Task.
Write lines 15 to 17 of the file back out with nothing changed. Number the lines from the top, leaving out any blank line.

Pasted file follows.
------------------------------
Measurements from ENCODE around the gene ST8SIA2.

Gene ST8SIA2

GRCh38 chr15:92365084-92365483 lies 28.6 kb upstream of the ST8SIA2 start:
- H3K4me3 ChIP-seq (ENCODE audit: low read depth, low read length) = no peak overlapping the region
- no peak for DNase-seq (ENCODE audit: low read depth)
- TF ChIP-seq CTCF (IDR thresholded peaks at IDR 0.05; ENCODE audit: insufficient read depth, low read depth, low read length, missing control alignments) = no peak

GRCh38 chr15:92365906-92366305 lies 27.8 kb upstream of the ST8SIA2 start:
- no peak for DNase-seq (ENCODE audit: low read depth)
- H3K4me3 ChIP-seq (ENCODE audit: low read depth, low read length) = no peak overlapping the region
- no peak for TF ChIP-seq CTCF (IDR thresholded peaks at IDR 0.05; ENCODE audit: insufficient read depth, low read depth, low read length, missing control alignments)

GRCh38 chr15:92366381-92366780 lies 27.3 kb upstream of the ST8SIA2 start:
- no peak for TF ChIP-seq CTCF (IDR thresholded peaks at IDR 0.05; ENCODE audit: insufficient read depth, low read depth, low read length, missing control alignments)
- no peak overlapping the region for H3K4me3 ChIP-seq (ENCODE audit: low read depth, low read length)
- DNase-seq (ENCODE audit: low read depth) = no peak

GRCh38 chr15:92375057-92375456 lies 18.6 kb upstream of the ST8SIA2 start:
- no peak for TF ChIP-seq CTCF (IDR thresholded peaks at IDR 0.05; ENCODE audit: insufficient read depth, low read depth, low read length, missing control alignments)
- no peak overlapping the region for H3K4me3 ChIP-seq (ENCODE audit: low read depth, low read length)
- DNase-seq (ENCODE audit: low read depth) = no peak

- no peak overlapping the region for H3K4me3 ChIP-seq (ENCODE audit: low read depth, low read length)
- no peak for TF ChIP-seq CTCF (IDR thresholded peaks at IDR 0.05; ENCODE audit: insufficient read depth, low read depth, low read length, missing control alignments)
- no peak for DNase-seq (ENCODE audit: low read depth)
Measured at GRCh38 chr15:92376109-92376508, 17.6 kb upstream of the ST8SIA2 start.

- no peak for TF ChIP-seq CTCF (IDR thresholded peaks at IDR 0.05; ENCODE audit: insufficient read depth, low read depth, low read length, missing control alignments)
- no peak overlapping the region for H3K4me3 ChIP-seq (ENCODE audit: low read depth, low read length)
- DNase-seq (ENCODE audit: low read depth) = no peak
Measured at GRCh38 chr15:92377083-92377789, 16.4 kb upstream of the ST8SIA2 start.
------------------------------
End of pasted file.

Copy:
GRCh38 chr15:92375057-92375456 lies 18.6 kb upstream of the ST8SIA2 start:
- no peak for TF ChIP-seq CTCF (IDR thresholded peaks at IDR 0.05; ENCODE audit: insufficient read depth, low read depth, low read length, missing control alignments)
- no peak overlapping the region for H3K4me3 ChIP-seq (ENCODE audit: low read depth, low read length)